Did I mention it’s free? There’s a premium version too, but the free plan is LOADED with functionality. (And, no, I’m not an affiliate or PR person for this company. They just really provide great service!)
I feel so accomplished when I check tasks off my list! I keep a running Todoist list both on my phone and on my computer. Because Todoist syncs up automatically, I always have a good sense of what I need to do no matter if I’m at home or away.
So now your content management system has an editorial calendar and a task manager. What’s the third critical component? A highly functional content repository!
One Note: Stunningly Simple Content Repository
In addition to an editorial calendar and a task organizer, a strong content management system needs a place to store and organize your writing. Like editorial calendars and task organizers, there are a number of options for content repositories. My absolute, hands-down favorite is Microsoft OneNote.
Multi-Level Organization Possibilities
While OneNote is a digital product, it feels like an old school pen and paper system for writing and storing ideas. Let me explain. In OneNote, you create a series of notebooks, which you can color code and label. I create one notebook for each month and have a running “general” notebook as well.
Within the notebook, you create tabs across the top. Within the tabs, you can create lots and lots of separate pages. Having all these different levels of organizing really makes me feel structured!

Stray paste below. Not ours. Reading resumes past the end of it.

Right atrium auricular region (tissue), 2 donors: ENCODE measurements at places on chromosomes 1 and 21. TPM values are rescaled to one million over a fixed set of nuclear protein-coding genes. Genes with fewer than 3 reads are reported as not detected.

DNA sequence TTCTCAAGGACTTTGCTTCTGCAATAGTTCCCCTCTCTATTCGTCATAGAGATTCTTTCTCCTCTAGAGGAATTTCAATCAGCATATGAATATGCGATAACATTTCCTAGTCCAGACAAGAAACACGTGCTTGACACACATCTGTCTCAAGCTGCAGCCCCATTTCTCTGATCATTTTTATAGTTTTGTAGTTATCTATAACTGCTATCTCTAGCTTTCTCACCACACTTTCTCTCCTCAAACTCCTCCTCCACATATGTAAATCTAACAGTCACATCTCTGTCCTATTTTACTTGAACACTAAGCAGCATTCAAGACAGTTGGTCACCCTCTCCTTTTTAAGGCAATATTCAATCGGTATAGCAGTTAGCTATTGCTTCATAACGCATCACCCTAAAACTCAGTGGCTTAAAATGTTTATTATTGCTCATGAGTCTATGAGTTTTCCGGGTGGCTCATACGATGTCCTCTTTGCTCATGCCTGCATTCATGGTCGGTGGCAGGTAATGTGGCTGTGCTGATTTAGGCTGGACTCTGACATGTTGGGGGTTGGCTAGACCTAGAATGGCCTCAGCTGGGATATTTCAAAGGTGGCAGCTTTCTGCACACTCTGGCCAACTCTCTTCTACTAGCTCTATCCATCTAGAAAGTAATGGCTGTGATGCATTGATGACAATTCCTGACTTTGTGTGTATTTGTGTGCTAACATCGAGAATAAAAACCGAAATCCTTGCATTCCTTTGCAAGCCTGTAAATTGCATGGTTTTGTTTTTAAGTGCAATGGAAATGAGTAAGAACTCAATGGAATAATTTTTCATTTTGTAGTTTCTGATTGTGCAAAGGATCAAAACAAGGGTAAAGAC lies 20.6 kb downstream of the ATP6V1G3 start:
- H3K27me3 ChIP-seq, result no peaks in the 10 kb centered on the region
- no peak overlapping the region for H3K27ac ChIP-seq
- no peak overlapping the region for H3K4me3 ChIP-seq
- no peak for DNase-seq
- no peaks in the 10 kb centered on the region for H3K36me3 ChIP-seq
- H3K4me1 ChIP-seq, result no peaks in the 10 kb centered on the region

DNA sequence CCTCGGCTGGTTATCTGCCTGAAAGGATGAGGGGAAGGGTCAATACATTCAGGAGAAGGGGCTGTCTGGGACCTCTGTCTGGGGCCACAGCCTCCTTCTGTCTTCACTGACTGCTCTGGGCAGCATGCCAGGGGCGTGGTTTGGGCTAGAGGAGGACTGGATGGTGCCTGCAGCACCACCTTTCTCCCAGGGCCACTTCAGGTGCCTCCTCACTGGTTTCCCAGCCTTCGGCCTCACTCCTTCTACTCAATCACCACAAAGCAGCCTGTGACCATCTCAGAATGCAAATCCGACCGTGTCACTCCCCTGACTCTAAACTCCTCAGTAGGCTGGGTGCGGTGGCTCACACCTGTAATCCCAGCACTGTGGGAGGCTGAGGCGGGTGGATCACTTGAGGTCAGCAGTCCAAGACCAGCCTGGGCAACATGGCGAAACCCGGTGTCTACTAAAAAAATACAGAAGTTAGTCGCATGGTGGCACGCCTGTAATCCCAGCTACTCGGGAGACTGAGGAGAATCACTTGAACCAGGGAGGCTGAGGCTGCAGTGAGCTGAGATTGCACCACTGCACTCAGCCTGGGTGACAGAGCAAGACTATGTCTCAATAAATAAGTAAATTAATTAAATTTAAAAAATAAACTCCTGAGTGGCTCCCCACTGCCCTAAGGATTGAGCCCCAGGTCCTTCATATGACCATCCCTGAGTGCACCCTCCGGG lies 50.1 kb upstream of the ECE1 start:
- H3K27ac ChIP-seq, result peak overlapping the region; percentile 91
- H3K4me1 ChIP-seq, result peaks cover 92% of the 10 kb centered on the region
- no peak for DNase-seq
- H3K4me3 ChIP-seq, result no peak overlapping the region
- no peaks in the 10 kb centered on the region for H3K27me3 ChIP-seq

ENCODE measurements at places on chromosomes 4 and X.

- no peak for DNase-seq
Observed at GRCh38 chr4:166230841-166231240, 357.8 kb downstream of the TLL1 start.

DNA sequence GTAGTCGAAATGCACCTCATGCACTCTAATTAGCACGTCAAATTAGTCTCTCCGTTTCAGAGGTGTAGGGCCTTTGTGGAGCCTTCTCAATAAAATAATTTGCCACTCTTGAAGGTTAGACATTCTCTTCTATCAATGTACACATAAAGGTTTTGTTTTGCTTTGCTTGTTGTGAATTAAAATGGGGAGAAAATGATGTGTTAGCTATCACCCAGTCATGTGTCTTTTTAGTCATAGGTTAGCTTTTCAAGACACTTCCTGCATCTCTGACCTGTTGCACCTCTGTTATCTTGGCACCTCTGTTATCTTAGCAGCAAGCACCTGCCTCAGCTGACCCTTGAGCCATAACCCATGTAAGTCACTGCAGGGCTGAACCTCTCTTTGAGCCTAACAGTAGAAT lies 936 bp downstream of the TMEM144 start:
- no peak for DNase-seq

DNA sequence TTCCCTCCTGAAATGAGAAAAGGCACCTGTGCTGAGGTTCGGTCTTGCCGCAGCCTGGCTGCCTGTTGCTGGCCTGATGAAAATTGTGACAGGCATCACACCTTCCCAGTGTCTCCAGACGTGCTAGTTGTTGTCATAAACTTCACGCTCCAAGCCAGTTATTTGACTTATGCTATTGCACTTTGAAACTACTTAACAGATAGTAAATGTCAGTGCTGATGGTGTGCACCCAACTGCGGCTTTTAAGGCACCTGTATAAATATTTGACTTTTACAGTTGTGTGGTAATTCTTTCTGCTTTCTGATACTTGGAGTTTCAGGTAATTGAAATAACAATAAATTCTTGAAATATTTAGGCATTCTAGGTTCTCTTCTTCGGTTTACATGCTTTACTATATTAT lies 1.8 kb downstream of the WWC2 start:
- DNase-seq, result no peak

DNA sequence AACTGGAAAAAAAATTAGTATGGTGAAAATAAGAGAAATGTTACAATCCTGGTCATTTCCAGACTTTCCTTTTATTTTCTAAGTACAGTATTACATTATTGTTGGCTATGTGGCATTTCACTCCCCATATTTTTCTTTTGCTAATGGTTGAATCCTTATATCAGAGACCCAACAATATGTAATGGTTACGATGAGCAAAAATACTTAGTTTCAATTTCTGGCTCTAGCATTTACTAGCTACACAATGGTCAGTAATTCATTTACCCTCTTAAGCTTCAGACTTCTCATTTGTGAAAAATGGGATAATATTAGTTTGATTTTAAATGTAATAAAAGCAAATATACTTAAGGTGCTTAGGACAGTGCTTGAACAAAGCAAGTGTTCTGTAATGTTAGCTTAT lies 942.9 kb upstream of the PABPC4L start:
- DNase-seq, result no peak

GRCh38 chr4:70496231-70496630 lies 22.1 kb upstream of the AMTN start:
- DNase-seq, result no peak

So, to give you a better idea of how I use Microsoft OneNote, here are some examples of how I manage my content in notebooks, tabs, and pages.
In my September notebook, I have a tab that says “Posts,” and in that tap, I dedicate a different page to every post that I’ll write for the month.
General Planning Notebook
In my general planning notebook, I have a tab that says “Analytics,” with pages dedicated to each social media platform (Instagram, Pinterest, Facebook, and Twitter). Within this tab, on each page, I track my growth across each platform each month.
In addition, one of the other tabs is labelled “Resources,” with pages dedicated to different conceptual areas for growing a website based business, such as “Website Plugins,” “Landing Pages,” “SEO Considerations” and so on. Whenever I learn of a new resource or recommendation from a colleague or fellow blogger, I jot it down on the appropriate page. Then, when my strategic plan calls for me to expand in a certain area, I go to my notebook and have my starting point all mapped out.
Overall, I have about twelve tabs and several dozen pages in my general notebook. Creating tabs and pages in a general notebook helps me stay sane! I mean, there’s so much to learn when starting out blogging. OneNote has helped me feel organized so much.
Synchronicity Across Platforms
Just like Todoist and Google Calendar, Microsoft OneNote syncs up on my phone and other devices. So, when I’m away from my laptop, I can jot my ideas down in OneNote on my phone and know I’ll be able to come back to them when I’m back at my desk!
I’m excited to share these three amazing tools for building a super strong content management system. I hope they help you get organized so that you can move forward strategically in growing your blog or website!
Content Management System Video Tutorial
If you’re a visual learner (like me!) definitely click the video below to see these content management system tools in action: